More On Legal & Compliancefrom The Advisor's Professional Library
- The Few and the Proud: Chief Compliance Officers CCOs make significant contributions to success of an RIA, designing and implementing compliance programs that prevent, detect and correct securities law violations. When major compliance problems occur at firms, CCOs will likely receive regulatory consequences.
- Client Commission Practices and Soft Dollars RIAs should always evaluate whether the products and services they receive from broker-dealers are appropriate. The SEC suggested that an RIAs failure to stay within the scope of the Section 28(e) safe harbor may violate the advisors fiduciary duty to clients, so RIAs must evaluate their soft dollar relationships on a regular basis to ensure they are disclosed properly and that they do not negatively impact the best execution of clients transactions.
The Department of Labor’s Employee Benefits Security Administration announced Tuesday that it is seeking public input on a proposed rulemaking regarding lifetime income illustrations given to participants in defined contribution plans such as 401(k) and 403(b) plans.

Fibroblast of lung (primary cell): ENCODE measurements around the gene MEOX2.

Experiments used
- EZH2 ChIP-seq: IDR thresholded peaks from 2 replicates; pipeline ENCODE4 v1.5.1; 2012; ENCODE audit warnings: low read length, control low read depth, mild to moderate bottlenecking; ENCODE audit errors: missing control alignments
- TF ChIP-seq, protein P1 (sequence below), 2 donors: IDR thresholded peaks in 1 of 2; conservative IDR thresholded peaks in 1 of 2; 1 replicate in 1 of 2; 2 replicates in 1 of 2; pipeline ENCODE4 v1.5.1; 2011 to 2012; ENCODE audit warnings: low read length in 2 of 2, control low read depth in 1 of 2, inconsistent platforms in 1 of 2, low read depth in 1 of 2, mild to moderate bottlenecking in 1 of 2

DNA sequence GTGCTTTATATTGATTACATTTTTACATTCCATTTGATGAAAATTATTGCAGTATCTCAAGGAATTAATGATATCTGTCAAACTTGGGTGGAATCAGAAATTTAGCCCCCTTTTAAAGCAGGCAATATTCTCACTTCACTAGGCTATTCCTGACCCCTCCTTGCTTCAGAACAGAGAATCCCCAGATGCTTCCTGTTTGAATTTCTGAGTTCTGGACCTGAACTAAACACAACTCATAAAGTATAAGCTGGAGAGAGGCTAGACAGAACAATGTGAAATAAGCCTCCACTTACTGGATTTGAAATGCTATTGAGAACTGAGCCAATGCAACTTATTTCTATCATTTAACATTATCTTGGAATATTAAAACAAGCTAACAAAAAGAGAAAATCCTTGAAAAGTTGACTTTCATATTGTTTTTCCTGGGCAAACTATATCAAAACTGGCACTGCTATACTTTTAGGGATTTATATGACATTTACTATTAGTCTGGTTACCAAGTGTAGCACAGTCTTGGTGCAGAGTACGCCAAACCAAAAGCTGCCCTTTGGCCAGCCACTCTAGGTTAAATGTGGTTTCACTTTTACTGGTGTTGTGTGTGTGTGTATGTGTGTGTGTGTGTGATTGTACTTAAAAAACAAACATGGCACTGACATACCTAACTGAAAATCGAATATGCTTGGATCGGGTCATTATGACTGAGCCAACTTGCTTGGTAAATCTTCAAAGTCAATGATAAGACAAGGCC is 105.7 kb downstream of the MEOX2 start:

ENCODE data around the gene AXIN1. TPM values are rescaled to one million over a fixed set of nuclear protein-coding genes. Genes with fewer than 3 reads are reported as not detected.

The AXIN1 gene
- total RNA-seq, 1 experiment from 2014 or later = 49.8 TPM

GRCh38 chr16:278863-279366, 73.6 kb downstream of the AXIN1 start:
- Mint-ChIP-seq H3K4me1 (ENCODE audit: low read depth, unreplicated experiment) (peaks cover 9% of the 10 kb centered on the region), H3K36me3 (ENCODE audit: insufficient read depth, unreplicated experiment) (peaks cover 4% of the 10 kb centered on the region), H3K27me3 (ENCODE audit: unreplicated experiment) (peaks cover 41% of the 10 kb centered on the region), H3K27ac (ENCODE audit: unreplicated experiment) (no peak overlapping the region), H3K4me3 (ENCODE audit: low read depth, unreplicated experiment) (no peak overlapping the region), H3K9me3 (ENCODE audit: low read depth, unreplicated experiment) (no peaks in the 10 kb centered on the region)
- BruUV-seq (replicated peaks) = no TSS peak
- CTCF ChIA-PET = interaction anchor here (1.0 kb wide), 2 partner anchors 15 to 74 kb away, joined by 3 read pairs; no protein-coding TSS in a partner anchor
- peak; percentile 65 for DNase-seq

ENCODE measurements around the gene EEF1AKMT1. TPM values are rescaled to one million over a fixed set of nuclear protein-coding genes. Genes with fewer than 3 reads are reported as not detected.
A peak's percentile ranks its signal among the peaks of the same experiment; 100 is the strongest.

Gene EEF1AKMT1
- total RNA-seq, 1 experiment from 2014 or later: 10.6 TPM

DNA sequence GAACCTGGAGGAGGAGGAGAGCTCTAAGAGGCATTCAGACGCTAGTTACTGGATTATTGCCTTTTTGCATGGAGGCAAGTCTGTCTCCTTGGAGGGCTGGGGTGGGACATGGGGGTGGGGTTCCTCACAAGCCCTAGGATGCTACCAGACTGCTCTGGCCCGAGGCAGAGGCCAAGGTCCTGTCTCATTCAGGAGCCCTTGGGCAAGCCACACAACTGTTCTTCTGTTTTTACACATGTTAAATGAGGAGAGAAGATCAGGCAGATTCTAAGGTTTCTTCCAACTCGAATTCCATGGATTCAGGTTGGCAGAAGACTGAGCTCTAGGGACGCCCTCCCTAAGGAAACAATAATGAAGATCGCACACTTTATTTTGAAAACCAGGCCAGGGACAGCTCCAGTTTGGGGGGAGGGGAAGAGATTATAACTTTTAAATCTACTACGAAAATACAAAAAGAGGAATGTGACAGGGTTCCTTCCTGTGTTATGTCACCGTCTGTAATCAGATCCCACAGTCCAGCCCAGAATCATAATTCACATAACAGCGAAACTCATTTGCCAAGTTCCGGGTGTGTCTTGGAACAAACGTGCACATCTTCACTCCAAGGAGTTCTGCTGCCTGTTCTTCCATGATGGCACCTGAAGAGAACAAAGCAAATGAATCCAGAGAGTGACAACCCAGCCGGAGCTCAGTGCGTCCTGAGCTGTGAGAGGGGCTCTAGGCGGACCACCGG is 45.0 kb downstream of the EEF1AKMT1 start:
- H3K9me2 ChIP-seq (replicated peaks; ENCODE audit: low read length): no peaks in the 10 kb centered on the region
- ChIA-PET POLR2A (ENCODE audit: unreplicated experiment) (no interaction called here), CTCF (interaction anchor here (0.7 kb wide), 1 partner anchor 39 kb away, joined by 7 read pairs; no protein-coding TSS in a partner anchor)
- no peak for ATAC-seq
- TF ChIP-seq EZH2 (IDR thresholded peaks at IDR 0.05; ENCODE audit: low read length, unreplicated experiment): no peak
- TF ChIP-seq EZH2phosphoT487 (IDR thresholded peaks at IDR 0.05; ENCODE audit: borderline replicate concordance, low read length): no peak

“We are looking for the best ideas on how to show people what their lump-sum retirement savings look like when they are spread out over all the years of retirement,” said Phyllis Borzi (left), assistant secretary of Labor for EBSA, in a statement. “Retirees run the risk of outliving their savings. If workers have the benefit of seeing how long their savings could last, it might spur better planning for the future, such as adopting more effective savings strategies.”
EBSA said that it is developing proposed regulations regarding the pension benefit statement requirements under Section 105 of the Employee Retirement Income Security Act of 1974, and is giving the public an advanced chance to weigh in on “specific language and concepts” that should be included.
The notice, EBSA said, “solicits input on a rule that would require a participant’s accrued benefits to be included on his or her pension benefit statement as an estimated lifetime stream of payments, in addition to an account balance.”
EBSA is also requesting comments on a rule that would require a participant’s accrued benefits to be projected to his or her retirement date, assuming annual contributions and an estimated rate of return, and then presented as an estimated lifetime stream of payments.
The notice will be published in the Federal Register Wednesday, and the public will have 60 days to comment.
Read SEC: Oil and Gas Private Securities Fraud on the Rise on AdvisorOne.